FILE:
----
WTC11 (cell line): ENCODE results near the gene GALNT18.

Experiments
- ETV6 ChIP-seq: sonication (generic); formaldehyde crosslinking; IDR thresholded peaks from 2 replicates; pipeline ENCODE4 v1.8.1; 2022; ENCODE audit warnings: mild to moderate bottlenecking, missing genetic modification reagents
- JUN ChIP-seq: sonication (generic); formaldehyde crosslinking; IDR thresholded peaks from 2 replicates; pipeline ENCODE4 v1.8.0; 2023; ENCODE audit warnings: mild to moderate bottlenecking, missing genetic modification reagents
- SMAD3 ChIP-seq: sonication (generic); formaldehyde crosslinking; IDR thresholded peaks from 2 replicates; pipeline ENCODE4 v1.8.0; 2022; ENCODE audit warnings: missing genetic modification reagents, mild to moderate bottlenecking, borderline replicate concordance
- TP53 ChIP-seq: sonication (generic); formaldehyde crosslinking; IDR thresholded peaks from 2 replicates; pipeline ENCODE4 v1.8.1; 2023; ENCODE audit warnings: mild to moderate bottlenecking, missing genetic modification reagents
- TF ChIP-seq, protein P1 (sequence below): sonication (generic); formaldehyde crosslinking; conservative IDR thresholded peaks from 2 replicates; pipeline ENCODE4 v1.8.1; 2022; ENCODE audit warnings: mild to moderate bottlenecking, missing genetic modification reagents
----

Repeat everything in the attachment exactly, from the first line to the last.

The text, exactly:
WTC11 (cell line): ENCODE results near the gene GALNT18.

Experiments
- ETV6 ChIP-seq: sonication (generic); formaldehyde crosslinking; IDR thresholded peaks from 2 replicates; pipeline ENCODE4 v1.8.1; 2022; ENCODE audit warnings: mild to moderate bottlenecking, missing genetic modification reagents
- JUN ChIP-seq: sonication (generic); formaldehyde crosslinking; IDR thresholded peaks from 2 replicates; pipeline ENCODE4 v1.8.0; 2023; ENCODE audit warnings: mild to moderate bottlenecking, missing genetic modification reagents
- SMAD3 ChIP-seq: sonication (generic); formaldehyde crosslinking; IDR thresholded peaks from 2 replicates; pipeline ENCODE4 v1.8.0; 2022; ENCODE audit warnings: missing genetic modification reagents, mild to moderate bottlenecking, borderline replicate concordance
- TP53 ChIP-seq: sonication (generic); formaldehyde crosslinking; IDR thresholded peaks from 2 replicates; pipeline ENCODE4 v1.8.1; 2023; ENCODE audit warnings: mild to moderate bottlenecking, missing genetic modification reagents
- TF ChIP-seq, protein P1 (sequence below): sonication (generic); formaldehyde crosslinking; conservative IDR thresholded peaks from 2 replicates; pipeline ENCODE4 v1.8.1; 2022; ENCODE audit warnings: mild to moderate bottlenecking, missing genetic modification reagents